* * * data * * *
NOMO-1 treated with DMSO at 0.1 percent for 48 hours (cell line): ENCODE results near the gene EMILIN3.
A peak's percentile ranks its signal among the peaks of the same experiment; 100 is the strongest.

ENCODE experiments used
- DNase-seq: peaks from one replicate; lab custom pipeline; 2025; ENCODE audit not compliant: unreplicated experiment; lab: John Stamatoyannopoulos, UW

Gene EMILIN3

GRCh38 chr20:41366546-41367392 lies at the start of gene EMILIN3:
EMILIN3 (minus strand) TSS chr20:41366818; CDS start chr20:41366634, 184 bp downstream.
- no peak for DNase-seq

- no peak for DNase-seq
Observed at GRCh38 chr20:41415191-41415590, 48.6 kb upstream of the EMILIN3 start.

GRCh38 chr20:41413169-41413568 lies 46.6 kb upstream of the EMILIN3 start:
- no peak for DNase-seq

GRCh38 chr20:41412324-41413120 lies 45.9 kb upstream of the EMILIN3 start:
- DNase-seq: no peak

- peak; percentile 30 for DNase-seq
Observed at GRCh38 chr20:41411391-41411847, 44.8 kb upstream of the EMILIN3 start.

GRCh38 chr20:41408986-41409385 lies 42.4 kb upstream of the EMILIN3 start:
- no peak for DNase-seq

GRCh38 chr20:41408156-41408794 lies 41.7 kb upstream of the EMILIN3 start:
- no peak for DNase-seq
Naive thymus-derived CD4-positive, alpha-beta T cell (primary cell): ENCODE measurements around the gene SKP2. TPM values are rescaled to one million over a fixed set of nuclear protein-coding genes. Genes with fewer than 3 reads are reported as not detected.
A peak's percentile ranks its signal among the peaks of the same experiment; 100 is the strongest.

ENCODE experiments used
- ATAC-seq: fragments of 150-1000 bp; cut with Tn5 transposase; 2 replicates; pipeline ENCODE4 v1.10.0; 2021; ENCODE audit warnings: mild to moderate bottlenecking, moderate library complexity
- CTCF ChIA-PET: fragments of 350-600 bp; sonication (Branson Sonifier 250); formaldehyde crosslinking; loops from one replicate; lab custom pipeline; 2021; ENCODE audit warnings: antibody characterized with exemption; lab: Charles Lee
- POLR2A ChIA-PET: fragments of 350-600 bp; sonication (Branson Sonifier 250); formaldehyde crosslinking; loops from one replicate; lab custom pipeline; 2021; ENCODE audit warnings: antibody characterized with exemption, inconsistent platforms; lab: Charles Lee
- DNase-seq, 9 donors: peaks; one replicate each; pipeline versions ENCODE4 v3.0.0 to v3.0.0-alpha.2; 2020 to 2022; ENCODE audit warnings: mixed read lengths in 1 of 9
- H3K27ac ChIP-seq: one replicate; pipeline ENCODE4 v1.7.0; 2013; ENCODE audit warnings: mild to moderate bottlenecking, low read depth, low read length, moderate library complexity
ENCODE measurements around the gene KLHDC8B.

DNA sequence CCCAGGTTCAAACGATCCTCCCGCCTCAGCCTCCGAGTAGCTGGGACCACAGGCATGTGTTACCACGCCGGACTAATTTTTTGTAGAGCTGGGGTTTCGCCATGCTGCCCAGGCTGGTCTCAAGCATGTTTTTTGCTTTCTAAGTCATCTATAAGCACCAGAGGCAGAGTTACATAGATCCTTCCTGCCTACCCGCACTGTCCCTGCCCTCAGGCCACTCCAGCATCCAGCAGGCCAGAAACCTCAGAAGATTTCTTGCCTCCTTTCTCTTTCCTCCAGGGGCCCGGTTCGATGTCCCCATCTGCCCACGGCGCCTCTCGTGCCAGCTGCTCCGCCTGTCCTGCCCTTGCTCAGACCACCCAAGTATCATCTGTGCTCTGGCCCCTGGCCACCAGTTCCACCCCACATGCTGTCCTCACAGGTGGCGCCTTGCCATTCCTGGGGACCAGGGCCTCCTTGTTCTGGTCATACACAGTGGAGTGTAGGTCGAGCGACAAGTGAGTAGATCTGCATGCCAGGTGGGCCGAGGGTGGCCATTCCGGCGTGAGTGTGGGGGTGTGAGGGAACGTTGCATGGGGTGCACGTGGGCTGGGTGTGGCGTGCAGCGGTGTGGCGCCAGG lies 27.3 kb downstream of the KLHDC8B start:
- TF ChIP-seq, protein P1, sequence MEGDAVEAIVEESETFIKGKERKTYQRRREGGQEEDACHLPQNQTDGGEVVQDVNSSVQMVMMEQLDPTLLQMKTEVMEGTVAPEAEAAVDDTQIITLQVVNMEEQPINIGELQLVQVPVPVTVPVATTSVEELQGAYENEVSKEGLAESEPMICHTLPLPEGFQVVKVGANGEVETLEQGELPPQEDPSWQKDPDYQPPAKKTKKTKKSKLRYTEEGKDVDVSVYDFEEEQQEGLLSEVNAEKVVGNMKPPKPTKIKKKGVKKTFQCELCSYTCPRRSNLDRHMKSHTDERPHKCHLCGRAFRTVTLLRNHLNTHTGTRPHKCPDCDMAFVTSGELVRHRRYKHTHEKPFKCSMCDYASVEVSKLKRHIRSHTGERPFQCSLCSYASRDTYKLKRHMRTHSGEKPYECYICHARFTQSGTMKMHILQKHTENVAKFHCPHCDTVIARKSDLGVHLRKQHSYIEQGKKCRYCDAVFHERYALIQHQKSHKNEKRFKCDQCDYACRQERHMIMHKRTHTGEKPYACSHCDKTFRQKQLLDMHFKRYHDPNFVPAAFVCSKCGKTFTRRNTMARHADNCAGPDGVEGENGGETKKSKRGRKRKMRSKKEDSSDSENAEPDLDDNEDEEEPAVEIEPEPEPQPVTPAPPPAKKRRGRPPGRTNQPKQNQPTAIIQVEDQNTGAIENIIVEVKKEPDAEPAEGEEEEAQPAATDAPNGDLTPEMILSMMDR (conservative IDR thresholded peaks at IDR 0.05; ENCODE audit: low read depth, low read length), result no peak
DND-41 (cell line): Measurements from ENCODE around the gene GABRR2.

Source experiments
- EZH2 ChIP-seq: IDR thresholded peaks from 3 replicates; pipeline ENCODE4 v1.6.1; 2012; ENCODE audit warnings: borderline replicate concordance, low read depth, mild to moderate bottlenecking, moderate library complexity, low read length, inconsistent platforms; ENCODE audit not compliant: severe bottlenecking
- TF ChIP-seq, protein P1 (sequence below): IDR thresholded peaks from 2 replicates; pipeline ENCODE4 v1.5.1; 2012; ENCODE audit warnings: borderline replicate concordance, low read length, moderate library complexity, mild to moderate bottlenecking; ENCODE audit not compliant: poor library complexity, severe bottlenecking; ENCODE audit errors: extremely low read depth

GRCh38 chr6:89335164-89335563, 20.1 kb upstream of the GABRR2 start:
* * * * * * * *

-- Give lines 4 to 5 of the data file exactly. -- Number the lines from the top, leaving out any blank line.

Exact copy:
- DNase-seq: peaks from one replicate; lab custom pipeline; 2025; ENCODE audit not compliant: unreplicated experiment; lab: John Stamatoyannopoulos, UW

Gene EMILIN3